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Woman of Flowers

Kaite O’Reilly’s play for Forest Forge takes elements of ancient Welsh myth and splices them with something more contemporary and sinister. Rose is a young deaf woman who has no memory of where she came from. She lives a restricted life – not allowed to read the newspaper or speak to strangers – on a farm at the edge of dark forest and the men of the house tell her she was magicked into existence to care for them, that she was born of flowers and has no past. Rose is increasingly unsure about these stories and her uncertainty only grows when she meets a kind stranger in the forest.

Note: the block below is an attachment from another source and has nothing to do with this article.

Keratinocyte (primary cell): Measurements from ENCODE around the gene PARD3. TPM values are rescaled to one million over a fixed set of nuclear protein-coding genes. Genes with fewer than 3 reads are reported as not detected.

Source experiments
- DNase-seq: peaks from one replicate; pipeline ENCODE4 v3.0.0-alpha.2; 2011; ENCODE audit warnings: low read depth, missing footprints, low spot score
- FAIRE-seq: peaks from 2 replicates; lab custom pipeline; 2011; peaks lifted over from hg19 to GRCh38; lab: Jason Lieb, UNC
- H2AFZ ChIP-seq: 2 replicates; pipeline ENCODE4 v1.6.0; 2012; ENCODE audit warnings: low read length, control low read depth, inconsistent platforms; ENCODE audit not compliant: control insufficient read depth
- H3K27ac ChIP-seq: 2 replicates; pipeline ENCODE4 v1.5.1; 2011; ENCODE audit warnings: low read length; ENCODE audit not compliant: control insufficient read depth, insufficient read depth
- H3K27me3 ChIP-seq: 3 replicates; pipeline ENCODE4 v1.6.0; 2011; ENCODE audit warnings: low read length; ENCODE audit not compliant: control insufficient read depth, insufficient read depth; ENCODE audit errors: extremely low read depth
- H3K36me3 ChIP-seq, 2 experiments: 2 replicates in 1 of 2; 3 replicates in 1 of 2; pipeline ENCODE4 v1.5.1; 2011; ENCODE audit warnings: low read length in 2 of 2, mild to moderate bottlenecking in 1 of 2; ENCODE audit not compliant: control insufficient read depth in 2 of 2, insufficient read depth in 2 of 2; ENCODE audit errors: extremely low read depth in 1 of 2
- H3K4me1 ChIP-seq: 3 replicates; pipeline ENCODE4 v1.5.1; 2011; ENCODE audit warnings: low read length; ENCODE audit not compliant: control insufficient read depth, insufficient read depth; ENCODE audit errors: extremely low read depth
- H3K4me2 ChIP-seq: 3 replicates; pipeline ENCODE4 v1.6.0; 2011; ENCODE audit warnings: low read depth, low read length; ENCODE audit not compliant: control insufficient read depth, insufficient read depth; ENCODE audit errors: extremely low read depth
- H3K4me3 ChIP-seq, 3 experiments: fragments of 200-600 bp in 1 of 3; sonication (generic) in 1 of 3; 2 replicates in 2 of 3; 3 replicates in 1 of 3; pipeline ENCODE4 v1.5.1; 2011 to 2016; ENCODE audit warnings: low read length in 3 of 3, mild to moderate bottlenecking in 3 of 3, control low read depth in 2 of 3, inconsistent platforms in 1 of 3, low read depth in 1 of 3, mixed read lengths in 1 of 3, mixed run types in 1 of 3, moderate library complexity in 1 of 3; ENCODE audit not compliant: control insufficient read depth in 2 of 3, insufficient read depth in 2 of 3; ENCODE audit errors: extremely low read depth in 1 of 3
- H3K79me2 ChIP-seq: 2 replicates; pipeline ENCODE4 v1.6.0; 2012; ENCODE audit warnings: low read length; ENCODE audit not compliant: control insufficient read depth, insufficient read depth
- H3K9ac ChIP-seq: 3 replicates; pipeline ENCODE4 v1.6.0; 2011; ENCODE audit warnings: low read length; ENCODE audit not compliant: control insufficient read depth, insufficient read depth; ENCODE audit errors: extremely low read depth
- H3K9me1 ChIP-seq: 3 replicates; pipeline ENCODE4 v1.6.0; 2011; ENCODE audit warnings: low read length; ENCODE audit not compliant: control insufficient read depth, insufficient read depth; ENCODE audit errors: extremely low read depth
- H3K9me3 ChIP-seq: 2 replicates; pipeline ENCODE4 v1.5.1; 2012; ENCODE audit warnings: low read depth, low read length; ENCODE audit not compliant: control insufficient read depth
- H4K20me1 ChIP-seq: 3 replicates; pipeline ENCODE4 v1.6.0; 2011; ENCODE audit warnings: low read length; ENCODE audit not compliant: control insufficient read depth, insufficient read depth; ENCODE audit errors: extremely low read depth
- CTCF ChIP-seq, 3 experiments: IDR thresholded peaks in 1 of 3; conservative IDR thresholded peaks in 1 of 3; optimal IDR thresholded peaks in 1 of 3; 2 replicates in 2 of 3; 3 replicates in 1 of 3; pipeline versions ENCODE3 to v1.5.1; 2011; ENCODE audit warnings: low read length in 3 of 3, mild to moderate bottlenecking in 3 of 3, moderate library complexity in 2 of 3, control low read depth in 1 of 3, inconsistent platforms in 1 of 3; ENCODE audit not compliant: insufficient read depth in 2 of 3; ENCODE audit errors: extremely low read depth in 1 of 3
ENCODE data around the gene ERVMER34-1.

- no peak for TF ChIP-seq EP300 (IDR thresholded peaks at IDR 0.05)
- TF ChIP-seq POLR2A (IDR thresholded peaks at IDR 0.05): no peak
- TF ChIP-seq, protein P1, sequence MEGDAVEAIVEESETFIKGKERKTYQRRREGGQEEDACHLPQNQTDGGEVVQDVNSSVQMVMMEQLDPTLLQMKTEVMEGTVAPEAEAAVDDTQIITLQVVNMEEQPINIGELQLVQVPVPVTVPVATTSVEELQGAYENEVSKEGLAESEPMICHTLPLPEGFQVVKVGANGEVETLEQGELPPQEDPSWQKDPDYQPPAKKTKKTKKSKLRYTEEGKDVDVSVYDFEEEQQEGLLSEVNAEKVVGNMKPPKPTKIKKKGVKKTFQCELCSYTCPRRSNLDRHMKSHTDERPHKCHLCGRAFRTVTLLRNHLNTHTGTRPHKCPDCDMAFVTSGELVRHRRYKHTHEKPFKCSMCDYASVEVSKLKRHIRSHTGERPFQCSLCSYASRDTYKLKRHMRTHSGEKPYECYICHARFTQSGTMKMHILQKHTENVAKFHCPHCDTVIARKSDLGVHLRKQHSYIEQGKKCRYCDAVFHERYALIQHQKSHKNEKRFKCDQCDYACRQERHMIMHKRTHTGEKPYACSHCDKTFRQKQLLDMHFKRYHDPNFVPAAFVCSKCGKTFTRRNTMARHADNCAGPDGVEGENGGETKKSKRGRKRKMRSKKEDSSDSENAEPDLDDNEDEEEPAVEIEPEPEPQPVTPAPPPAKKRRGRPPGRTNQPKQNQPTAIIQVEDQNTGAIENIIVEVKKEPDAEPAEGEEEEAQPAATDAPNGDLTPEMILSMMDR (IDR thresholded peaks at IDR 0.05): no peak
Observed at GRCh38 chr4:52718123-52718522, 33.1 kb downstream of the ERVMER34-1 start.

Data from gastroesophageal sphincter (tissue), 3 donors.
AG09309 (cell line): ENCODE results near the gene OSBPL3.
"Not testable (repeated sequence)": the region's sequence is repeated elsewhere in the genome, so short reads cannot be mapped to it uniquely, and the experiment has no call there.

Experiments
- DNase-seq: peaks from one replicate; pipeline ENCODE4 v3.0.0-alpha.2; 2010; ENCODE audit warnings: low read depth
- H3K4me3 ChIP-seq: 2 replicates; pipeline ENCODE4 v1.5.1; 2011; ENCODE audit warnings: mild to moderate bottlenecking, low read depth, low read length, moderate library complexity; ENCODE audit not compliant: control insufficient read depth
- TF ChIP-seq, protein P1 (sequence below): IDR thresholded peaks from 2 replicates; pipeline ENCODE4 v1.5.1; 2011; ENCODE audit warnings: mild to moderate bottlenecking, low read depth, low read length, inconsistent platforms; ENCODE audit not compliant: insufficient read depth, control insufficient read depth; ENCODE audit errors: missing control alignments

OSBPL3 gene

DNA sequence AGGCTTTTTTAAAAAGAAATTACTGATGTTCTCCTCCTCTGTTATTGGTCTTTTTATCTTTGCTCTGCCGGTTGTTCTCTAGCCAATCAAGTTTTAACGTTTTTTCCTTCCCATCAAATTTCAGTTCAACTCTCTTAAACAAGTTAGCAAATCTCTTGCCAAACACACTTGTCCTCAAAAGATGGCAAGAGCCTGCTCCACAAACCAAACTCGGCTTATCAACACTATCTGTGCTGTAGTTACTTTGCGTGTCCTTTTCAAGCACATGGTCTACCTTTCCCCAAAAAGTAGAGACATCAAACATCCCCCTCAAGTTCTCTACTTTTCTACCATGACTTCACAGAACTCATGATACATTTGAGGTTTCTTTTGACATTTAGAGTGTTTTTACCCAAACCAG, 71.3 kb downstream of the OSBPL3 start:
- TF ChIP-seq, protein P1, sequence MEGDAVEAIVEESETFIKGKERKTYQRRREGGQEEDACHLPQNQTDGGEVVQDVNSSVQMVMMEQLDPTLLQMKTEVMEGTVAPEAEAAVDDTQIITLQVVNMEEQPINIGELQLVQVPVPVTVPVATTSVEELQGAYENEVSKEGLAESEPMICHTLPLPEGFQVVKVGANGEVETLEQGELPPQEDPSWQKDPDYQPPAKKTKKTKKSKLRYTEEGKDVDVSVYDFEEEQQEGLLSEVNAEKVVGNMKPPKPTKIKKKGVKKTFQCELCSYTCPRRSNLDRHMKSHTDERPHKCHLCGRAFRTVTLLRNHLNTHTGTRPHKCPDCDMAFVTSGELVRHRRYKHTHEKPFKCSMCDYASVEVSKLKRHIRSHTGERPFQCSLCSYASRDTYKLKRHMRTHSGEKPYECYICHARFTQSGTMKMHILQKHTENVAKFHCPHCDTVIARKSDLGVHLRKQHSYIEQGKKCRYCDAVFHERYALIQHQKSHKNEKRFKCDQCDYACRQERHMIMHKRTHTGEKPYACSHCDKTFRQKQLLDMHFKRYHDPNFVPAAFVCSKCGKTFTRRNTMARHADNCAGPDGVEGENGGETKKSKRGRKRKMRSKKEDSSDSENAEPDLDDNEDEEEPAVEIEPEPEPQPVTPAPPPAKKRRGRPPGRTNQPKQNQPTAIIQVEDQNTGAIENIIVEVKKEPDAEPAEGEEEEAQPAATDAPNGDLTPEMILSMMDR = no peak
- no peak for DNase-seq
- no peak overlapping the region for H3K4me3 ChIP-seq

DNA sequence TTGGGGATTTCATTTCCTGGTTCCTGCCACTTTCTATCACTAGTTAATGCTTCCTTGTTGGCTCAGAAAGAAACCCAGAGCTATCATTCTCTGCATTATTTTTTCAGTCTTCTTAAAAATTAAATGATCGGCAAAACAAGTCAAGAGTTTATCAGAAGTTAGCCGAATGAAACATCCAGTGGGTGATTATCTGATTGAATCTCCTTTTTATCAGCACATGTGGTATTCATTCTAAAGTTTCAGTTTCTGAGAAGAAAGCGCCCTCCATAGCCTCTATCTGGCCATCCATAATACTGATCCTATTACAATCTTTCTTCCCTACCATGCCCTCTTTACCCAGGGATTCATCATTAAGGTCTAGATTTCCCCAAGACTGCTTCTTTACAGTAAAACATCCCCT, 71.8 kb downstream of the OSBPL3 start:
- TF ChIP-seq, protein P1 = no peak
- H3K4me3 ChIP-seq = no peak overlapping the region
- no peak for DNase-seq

O’Reilly’s play was written for Sophie Stone, the first deaf actor to graduate from RADA and Stone’s strong performance anchors the production. She’s almost too forceful at times – it’s hard to believe she would only now be questioning who she was and where she came from. Kirstie Davis’ touring production fully integrates sign language and surtitles into the piece; conventional dialogue scenes are interspersed with Rose’s inner thoughts, performed using a theatricalised, dance-like form of signing. But, captivating as this often is, the mythic elements of the play don’t always sit easy with the harder, nastier things at the core of this story.